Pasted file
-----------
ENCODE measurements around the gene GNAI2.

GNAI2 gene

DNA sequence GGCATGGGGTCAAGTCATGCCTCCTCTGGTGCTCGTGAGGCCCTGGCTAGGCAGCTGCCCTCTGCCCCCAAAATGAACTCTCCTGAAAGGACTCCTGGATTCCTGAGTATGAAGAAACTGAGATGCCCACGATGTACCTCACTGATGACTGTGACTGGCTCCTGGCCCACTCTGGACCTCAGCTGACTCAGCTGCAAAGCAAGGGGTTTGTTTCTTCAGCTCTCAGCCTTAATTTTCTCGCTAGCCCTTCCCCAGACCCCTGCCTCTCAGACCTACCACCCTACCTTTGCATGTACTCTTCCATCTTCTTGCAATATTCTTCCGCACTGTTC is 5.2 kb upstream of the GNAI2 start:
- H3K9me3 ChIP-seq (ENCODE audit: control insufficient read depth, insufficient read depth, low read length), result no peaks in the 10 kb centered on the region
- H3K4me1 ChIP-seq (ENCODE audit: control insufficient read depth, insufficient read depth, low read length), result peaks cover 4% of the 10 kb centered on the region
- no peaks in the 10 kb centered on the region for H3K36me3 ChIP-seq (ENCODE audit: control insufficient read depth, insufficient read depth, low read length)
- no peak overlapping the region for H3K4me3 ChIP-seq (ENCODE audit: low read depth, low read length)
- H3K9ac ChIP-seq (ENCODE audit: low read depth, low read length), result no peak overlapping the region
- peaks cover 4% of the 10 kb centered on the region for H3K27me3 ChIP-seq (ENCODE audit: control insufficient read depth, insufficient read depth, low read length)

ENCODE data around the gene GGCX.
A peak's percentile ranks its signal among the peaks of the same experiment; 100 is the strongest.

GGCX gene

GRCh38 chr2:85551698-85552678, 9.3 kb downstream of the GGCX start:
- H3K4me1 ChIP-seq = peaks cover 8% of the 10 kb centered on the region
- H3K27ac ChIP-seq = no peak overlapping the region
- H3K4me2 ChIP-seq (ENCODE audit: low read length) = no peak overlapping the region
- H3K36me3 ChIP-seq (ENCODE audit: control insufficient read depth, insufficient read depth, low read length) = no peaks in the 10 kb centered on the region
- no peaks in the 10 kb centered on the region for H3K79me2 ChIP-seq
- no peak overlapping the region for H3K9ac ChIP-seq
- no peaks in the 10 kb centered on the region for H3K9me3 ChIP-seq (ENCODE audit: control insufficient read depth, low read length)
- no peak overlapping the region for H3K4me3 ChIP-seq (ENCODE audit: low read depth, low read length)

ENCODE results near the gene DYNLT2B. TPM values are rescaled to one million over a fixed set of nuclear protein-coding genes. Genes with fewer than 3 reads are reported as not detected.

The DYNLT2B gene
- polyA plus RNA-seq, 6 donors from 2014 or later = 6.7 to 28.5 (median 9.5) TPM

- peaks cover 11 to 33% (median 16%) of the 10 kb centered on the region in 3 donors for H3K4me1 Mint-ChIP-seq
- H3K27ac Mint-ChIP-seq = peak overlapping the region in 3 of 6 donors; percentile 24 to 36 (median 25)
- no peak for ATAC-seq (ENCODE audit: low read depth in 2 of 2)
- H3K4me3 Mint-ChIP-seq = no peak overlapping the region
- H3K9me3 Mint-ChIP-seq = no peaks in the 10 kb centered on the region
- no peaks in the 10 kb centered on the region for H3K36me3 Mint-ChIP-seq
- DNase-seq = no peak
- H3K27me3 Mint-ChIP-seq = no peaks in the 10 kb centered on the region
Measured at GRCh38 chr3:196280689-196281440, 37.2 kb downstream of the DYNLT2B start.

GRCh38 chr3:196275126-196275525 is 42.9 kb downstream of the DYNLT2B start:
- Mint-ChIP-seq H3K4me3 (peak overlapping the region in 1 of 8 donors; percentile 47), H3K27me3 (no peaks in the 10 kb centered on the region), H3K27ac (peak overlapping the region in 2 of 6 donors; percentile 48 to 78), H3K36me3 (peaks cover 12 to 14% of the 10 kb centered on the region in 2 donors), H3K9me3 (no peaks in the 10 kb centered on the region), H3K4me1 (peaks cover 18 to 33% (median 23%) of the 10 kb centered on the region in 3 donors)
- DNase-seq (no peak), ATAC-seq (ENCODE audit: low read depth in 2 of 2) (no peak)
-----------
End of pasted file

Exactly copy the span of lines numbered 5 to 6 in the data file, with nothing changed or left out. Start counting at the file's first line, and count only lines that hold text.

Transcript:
- H3K4me1 ChIP-seq (ENCODE audit: control insufficient read depth, insufficient read depth, low read length), result peaks cover 4% of the 10 kb centered on the region
- no peaks in the 10 kb centered on the region for H3K36me3 ChIP-seq (ENCODE audit: control insufficient read depth, insufficient read depth, low read length)